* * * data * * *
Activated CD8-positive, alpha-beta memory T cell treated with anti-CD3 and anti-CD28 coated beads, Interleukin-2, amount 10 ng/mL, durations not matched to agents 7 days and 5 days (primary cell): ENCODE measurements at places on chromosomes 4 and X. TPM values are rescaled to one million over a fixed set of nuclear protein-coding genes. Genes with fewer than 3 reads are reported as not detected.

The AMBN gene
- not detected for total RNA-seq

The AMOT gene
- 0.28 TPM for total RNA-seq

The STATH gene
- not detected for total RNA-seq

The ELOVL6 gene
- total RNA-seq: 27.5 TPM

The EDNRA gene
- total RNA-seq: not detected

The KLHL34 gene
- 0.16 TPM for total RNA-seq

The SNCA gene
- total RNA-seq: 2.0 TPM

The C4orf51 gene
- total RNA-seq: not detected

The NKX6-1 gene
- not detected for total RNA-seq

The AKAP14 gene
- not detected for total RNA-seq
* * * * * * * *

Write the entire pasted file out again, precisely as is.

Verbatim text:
Activated CD8-positive, alpha-beta memory T cell treated with anti-CD3 and anti-CD28 coated beads, Interleukin-2, amount 10 ng/mL, durations not matched to agents 7 days and 5 days (primary cell): ENCODE measurements at places on chromosomes 4 and X. TPM values are rescaled to one million over a fixed set of nuclear protein-coding genes. Genes with fewer than 3 reads are reported as not detected.

The AMBN gene
- not detected for total RNA-seq

The AMOT gene
- 0.28 TPM for total RNA-seq

The STATH gene
- not detected for total RNA-seq

The ELOVL6 gene
- total RNA-seq: 27.5 TPM

The EDNRA gene
- total RNA-seq: not detected

The KLHL34 gene
- 0.16 TPM for total RNA-seq

The SNCA gene
- total RNA-seq: 2.0 TPM

The C4orf51 gene
- total RNA-seq: not detected

The NKX6-1 gene
- not detected for total RNA-seq

The AKAP14 gene
- not detected for total RNA-seq